Please see question 2.1.

2.9 Briefly outline any regulatory or similar consents that are required to create security (other than board/shareholder approvals).

Please see question 2.1.

Section 3 – Guarantees

3.1 Briefly explain the downstream, upstream and cross-stream guarantees available, with reference to any particular restrictions or limitations?

Downstream, upstream and cross-stream guarantees are generally available under Turkish law; however, there are certain limitations as to upstream and cross-stream guarantees. Pursuant to the Turkish Commercial Code, parent companies cannot direct their subsidiaries to undertake liabilities such as providing surety or guarantee. However, where the parent company holds 100% of the subsidiary's shares, it can impel the subsidiary to provide such guarantee provided that such guarantee is part of the group of companies' financial plan and does not risk the subsidiary's financial future.

Also, pursuant to Turkish Commercial Code, joint stock companies cannot provide financial assistance for the acquisition for its own shares.

3.2 What regulatory or other consents are required to grant downstream, upstream and cross-stream guarantees (other than board/shareholder approvals)?

Please see question 2.1.

3.3 Briefly outline any enforceability concerns associated with the granting of downstream, upstream and cross-stream guarantees that lenders should be aware of (eg any exchange controls or similar obstacles).

While enforcing a guarantee, enforceability concerns differ depending the type of security used. Where a guarantee agreement exists, which stipulates a separate obligation from the main obligation, the creditor may directly raise claims against the guarantor, and validity of the main obligation shall not affect the validity of the guarantee agreement. However, if a surety agreement is used, the creditor may raise his claim against the third party where the debtor defaults on his obligation, and the validity of the agreement is dependent on the main agreement.

Section 4 – Enforcement

4.1 Do local courts generally recognise and enforce foreign-law governed contracts?


4.2 Will the local courts generally recognise and enforce a foreign judgment that is given against a domestic company in foreign courts (particularly the New York or English courts) without re-examining the merits of the decision?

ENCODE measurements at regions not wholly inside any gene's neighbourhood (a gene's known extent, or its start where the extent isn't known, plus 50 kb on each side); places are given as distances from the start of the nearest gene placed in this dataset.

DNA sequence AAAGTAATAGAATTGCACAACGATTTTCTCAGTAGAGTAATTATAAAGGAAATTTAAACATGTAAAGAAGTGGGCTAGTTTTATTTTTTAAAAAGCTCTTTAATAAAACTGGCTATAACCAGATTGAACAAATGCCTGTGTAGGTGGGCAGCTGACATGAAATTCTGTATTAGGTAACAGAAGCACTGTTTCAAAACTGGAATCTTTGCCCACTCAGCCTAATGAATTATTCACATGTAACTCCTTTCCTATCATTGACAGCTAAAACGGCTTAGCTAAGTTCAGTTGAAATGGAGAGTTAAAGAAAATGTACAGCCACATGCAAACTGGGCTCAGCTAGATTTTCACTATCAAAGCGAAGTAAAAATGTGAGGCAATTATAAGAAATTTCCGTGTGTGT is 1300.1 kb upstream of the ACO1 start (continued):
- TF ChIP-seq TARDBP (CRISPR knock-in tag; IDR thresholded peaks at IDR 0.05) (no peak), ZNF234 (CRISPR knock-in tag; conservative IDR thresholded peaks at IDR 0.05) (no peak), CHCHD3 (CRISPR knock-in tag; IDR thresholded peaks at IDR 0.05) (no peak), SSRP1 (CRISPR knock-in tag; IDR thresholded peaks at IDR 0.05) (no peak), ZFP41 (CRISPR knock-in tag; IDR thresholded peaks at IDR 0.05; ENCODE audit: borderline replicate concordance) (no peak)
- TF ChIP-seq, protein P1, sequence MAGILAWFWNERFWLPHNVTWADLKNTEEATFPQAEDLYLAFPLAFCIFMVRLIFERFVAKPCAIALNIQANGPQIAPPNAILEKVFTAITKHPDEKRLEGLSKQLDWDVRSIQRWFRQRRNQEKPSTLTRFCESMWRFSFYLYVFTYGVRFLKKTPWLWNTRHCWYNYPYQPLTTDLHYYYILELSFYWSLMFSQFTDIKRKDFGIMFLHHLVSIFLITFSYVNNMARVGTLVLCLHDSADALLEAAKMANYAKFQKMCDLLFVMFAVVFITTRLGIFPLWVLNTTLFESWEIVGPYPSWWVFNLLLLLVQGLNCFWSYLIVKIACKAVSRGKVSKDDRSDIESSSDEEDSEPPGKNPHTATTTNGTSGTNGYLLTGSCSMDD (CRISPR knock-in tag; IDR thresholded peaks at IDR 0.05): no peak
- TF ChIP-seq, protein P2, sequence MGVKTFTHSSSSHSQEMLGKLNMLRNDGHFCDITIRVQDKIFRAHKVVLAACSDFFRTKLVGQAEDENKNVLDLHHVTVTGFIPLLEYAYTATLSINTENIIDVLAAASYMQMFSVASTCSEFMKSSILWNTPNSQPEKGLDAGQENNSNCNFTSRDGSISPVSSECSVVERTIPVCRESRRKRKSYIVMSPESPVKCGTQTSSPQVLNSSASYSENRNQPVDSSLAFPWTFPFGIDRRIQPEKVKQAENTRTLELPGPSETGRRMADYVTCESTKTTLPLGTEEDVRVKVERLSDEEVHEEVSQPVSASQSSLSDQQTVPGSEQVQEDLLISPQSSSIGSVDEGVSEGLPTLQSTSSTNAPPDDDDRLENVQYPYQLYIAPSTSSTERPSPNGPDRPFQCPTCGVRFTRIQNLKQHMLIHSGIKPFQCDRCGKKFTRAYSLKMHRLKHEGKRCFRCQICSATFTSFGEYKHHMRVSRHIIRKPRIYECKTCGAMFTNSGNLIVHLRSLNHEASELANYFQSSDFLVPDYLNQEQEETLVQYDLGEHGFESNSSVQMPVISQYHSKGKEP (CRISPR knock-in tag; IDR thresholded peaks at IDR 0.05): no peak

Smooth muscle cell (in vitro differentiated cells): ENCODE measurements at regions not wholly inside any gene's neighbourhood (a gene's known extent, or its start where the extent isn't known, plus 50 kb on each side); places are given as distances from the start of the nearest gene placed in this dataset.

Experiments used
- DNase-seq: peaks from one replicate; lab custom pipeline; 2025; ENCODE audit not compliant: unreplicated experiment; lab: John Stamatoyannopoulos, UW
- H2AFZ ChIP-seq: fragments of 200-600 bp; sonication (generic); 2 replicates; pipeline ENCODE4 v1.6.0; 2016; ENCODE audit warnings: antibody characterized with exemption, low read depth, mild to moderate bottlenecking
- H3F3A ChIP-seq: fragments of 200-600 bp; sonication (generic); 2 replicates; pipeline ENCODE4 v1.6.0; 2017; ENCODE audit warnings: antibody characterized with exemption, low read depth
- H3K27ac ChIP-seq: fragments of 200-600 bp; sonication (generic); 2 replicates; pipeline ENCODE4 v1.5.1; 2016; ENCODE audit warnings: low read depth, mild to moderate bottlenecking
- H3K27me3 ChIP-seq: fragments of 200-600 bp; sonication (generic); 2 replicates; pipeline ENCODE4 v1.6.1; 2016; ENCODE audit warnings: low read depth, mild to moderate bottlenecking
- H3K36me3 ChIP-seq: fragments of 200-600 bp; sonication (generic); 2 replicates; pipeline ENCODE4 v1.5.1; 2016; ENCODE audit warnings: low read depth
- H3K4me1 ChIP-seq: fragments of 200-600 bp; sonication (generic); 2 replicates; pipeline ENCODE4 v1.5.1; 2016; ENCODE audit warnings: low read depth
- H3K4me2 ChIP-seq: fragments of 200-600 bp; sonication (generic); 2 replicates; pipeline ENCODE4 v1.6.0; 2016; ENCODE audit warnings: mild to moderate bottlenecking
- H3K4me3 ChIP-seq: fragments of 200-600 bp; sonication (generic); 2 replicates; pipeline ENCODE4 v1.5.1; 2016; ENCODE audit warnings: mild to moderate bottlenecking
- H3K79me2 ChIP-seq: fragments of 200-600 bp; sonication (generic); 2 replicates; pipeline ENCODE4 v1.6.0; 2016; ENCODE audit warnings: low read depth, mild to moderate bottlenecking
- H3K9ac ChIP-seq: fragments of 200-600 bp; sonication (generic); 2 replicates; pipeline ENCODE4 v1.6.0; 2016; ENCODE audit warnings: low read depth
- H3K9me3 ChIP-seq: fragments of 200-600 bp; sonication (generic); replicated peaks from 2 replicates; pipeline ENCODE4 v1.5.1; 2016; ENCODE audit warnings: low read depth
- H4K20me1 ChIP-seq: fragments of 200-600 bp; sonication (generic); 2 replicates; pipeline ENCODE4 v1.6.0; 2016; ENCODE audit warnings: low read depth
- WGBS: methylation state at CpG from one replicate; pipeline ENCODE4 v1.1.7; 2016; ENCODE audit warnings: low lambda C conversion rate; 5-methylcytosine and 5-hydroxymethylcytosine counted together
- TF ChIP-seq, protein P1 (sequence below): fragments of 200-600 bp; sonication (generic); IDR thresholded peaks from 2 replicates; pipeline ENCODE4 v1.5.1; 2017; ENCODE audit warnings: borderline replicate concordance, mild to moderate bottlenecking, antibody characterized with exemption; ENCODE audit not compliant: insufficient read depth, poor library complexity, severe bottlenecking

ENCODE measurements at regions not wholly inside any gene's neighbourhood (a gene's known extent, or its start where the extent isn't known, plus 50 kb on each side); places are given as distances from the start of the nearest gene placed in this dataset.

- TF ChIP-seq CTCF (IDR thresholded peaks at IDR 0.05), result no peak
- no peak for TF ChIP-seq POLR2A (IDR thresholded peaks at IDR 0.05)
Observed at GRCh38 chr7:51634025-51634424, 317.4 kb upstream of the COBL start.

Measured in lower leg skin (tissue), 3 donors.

Yes. Turkish courts recognise and enforce foreign judgements without re-examining the merits of the decision if the following conditions set out under the International Private and Procedure Law (IPPL) are satisfied: (i) the foreign court decision must be final, ie the appeal process for the case must be concluded, or the time period to appeal must have expired in a final way, or there should be no appeal process available for the decision; (ii) the decision must not relate to a matter which falls under the exclusive jurisdiction of Turkish courts, eg the courts where the immovable property is located has exclusive jurisdiction to hear disputes regarding in rem rights on such property; (iii) the application for the decision must not violate Turkish public policy; and, (iv) while rendering the decision, the opposing party which the enforcement decision is sought against, must be duly summoned or represented in accordance with the procedural rules of the foreign country's law.

4.3 Will the local courts recognise and enforce an arbitral award given against the company without re-examining the merits of the decision?

Yes. Turkey is a contracting state to the New York Convention on the Recognition and Enforcement of Foreign Arbitral Awards and, accordingly, Turkish courts recognise and enforce foreign arbitral awards awards made in the territory of another contracting state.

4.4 When enforcing security, what factors significantly impact the time such enforcement takes and the value of the proceeds received from such enforcement? For example, are there any statutory requirements such as (a) holding a public auction; (b) court involvement; or (c) obtaining regulatory consents?